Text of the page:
Kentucky emerged as a prime site for theatrical activity in the early nineteenth century. Most towns, even quite small ones, constructed increasingly elaborate opera houses, which stood as objects of local pride and symbols of culture. These theaters often hosted amateur performances, providing a forum for talent and a focus for community social life. As theatrical attendance rose, performance halls began offering everything from drama to equestrian shows to burlesque.
Today many architects believe that the design of a theater should not detract from the stage or screen. Marilyn Casto shows that nineteenth-century Kentucky audiences, however, not only expected elaborate decor but considered it a delightful part of the theatergoing experience. Embellished arches and painted and gilded walls and ceilings enhanced the theatricality of the performance while adding to the excitement of an evening out.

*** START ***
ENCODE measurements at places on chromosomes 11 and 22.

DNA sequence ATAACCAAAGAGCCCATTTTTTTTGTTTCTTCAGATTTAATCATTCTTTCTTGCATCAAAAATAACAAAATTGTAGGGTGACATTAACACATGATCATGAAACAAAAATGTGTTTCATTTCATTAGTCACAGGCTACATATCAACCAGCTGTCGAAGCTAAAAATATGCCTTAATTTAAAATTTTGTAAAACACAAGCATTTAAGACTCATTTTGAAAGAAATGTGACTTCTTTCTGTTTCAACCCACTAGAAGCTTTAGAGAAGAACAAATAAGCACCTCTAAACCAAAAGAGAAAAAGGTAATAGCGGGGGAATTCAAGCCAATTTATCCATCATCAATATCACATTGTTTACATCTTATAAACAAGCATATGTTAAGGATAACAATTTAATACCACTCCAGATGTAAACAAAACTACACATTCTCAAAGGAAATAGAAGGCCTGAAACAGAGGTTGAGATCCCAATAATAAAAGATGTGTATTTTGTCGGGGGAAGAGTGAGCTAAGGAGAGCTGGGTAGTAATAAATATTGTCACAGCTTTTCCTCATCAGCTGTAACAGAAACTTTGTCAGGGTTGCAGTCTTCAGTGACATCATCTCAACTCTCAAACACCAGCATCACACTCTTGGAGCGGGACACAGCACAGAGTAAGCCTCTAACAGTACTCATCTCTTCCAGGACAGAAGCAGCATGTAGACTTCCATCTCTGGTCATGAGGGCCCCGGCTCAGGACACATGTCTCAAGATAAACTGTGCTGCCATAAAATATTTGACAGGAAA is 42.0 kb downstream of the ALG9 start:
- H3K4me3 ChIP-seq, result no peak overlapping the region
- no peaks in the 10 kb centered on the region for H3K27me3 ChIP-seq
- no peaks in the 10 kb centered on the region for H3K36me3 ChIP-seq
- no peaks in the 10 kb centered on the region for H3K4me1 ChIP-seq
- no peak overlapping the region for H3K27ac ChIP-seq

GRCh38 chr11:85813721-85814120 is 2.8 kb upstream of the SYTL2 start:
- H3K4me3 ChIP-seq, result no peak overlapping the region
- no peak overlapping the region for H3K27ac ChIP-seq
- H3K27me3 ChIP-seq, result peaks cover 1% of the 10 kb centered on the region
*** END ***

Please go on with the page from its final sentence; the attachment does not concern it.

In Actors, Audiences, and Historic Theaters of Kentucky, Casto investigates the social and architectural history of Kentucky theaters, paying special attention to the actors who performed in them and the audiences who saw it all. A captivating glimpse into a disappearing slice of American popular culture, her work examines what people considered entertaining, what they hoped to gain from theatergoing, and how they chose and experienced the theaters' architectural settings. In the social and physical design of these theaters, Casto explores nearly two centuries of the state's and nation's cultural history.